In the second instance, let's say you're at breakfast and you'd like to order some eggs, or huevos. The waiter comes to the table and you say "tiene huevos hoy?". He looks at you with a glare. That's because you've just asked him using a common colloquialism if he basically has balls, or cojones. In other words, to have huevos is to have the balls to say or do something (or not, si no tienes huevos).

Much better to ask "¿hay huevos?" - "are there eggs?", so as not to give chance that you'll be taken as a rude viajero. Don't forget to ask for a little tocino in your order...everything tastes better with bacon. But you knew that.
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Old 01-26-2011, 06:36 PM   #214
SchizzMan
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How 'bout a brief discourse on the trepidations of asking to hug (embrace) a woman or maybe trying to say you're embarrassed? Have had riotous good times with this part of the Spanish lexicon.

A Gringa in my party once responded to an off-color joke by exclaiming to the young Mexican man how embarrassed she was. Or so she thought.
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Old 01-26-2011, 07:00 PM   #215
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Quote:
Originally Posted by SchizzMan View Post
How 'bout a brief discourse on the trepidations of asking to hug (embrace) a woman or maybe trying to say you're embarrassed? Have had riotous good times with this part of the Spanish lexicon.

A Gringa in my party once responded to an off-color joke by exclaiming to the young Mexican man how embarrassed she was. Or so she thought.
Estoy (estar) embarazada - to be pregnant - I'm pregnant

Tengo (tener) vergüenza - to be embarrassed (lit. to have shame) Also, me da vergüenza or estoy avergonzado/a

Abrazar - to hug. ¡Abrázame! - hug me! ¡Quiero abrazarte! - I want to hug you!
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Old 01-26-2011, 10:53 PM   #216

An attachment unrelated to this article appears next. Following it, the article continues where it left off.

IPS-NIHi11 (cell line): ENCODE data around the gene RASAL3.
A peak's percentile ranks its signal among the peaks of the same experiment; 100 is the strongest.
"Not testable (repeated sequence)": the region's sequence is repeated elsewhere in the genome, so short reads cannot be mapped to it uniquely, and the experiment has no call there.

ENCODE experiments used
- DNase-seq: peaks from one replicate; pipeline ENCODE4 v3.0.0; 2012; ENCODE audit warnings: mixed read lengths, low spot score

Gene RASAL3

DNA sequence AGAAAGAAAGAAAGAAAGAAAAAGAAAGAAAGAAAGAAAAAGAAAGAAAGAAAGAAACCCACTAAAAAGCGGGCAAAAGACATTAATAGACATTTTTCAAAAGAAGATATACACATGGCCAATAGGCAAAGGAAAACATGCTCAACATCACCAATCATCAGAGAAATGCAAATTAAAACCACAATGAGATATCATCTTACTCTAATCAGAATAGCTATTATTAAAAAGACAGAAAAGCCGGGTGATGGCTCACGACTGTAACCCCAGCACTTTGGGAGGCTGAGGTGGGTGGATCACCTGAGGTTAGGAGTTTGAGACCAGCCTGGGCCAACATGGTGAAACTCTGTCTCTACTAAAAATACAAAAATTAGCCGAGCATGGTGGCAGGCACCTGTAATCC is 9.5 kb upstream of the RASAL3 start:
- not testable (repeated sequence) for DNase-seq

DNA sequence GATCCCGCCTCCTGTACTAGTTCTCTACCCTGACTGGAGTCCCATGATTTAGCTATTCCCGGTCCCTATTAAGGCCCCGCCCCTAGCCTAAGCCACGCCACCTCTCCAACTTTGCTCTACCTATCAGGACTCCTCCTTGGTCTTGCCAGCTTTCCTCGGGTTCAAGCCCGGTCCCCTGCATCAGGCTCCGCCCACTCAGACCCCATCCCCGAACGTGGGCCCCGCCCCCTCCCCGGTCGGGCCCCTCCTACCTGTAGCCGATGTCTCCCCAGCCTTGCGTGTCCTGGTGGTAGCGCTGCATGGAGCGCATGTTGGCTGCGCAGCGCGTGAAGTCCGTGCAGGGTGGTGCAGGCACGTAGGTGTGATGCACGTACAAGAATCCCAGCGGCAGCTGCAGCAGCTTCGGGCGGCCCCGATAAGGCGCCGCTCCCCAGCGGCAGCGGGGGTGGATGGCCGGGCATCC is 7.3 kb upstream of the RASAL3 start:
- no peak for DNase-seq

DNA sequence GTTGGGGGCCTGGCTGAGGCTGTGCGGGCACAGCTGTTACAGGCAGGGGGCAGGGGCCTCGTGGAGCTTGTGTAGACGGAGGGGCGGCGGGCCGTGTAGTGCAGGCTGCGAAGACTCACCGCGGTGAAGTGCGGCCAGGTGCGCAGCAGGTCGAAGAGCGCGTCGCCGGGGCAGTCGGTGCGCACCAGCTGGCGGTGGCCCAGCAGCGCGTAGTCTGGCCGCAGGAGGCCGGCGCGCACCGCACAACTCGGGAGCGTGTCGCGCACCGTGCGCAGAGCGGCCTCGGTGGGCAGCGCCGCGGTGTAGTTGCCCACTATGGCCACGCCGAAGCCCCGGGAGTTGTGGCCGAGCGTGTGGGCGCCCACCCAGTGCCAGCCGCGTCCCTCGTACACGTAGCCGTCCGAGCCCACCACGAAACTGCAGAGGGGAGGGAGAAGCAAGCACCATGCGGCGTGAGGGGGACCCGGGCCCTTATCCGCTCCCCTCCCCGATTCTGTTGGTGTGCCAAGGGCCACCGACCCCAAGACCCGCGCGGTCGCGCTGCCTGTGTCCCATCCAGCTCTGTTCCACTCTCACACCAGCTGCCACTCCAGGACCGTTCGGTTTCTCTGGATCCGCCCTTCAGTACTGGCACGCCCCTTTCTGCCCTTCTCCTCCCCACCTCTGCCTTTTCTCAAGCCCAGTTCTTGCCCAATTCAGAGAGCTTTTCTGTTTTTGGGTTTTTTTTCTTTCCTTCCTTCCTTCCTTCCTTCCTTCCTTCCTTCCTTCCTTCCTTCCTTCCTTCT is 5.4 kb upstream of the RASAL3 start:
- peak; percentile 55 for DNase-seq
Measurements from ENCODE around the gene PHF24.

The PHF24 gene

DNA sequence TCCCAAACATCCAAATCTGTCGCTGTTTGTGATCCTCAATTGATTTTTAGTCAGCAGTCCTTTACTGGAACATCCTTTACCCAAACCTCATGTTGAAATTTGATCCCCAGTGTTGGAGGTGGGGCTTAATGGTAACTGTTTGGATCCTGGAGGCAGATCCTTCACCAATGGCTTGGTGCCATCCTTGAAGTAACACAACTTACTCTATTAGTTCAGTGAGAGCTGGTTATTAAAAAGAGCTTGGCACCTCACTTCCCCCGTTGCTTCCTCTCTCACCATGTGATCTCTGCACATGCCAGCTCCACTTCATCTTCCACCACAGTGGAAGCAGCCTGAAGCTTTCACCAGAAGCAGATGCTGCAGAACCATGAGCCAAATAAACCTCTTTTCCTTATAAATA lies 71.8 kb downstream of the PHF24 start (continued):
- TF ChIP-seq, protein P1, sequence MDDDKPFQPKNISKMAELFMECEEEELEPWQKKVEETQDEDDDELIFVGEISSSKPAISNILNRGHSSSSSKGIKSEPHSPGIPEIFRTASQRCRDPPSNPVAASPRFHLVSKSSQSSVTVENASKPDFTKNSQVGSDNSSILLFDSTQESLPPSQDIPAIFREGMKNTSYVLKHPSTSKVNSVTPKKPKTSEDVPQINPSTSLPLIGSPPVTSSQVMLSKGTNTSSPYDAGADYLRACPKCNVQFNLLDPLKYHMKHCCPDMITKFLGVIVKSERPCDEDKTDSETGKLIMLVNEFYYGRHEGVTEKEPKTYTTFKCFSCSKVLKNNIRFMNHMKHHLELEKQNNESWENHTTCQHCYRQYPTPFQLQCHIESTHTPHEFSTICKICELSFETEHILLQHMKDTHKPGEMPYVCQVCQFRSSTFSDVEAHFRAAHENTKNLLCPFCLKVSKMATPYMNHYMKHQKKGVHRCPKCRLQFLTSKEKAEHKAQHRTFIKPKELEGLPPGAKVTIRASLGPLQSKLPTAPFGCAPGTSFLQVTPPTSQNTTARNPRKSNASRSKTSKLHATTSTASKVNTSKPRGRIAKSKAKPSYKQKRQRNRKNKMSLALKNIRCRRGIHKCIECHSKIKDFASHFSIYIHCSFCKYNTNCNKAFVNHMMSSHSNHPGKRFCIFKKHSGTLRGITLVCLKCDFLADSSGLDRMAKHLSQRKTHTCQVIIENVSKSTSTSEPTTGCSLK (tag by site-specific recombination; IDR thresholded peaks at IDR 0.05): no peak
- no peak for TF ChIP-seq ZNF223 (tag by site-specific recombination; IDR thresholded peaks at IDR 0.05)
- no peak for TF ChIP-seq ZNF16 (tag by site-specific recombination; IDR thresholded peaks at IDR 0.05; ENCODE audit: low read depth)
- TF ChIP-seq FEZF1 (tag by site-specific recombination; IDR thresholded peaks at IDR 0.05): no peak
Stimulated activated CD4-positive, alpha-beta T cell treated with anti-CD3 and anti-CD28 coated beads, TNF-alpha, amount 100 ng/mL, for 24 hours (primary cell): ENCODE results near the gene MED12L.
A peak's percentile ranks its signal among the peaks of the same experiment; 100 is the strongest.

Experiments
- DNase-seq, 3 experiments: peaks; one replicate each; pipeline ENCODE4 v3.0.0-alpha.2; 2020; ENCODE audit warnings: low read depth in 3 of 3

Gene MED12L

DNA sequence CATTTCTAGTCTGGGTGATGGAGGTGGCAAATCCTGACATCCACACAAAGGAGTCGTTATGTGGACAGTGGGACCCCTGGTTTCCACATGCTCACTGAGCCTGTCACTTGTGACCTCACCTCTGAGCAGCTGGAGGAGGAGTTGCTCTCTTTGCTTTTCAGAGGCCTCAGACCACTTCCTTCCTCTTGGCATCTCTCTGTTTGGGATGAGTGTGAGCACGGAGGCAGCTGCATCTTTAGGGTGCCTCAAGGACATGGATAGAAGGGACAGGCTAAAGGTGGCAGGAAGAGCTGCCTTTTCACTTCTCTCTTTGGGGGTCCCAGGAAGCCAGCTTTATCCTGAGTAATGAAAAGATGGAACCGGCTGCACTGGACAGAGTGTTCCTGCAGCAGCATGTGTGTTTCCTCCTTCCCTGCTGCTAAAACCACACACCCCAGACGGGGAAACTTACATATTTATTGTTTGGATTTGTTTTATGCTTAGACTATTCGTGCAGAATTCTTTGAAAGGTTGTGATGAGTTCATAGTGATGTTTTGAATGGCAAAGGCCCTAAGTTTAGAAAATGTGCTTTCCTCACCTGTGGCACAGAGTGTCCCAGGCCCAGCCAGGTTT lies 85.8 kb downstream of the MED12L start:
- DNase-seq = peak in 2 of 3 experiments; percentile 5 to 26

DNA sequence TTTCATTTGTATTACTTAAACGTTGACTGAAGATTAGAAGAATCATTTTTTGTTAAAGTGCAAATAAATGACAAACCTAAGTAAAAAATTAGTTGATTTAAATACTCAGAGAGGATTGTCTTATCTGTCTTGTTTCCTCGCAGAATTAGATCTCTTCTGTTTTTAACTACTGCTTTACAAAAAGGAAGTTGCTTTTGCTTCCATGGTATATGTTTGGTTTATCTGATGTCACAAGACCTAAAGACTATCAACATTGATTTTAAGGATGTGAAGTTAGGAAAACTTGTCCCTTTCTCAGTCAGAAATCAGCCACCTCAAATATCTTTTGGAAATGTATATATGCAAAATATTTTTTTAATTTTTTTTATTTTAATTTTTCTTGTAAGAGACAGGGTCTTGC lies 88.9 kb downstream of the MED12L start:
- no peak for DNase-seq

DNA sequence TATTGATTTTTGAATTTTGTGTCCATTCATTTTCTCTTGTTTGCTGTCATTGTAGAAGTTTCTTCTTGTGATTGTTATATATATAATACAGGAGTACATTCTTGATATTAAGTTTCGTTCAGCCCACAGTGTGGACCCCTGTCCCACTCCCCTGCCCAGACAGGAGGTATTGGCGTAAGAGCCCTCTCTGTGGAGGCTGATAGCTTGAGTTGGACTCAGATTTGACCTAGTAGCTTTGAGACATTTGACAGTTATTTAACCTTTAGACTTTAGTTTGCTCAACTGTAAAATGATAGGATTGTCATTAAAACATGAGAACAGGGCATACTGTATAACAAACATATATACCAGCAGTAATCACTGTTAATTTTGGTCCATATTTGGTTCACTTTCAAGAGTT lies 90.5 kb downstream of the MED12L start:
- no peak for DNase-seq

SchizzMan
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Quote:
Originally Posted by tricepilot View Post
Estoy (estar) embarazada - to be pregnant - I'm pregnant

Tengo (tener) vergüenza - to be embarrassed (lit. to have shame) Also, me da vergüenza or estoy avergonzado/a

Abrazar - to hug. ¡Abrázame! - hug me! ¡Quiero abrazarte! - I want to hug you!
So when my friend said to my Chilanga "daughter", "Quiero embarazadate", she was very polite to smile and give him a hug?
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Old 01-27-2011, 12:46 AM   #217
pdedse
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TP you're killing me with with las siete delicias oaxaqueñas...just when you thought you'd seen all there was to see in ride reports on Mexico...
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Old 01-27-2011, 04:13 AM   #218
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Originally Posted by tricepilot View Post
PLUS there should be a sensitivity to the fact that one doesn't have to go into automatic Morrocan Bazaar mode when traveling as an American outside the U.S.. The vast majority of these folks are making a scratch living so I pay the going rate.

Thanks TP. Here's the other end of that: Is tipping a common part of the culture as it is here.

John
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Old 01-27-2011, 07:47 AM   #219
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Quote:
Originally Posted by SchizzMan View Post
So when my friend said to my Chilanga "daughter", "Quiero embarazadate", she was very polite to smile and give him a hug?
Considering the fact that he said "I want to impregnate you" (), her response was very gracious

Quote:
Originally Posted by pdedse View Post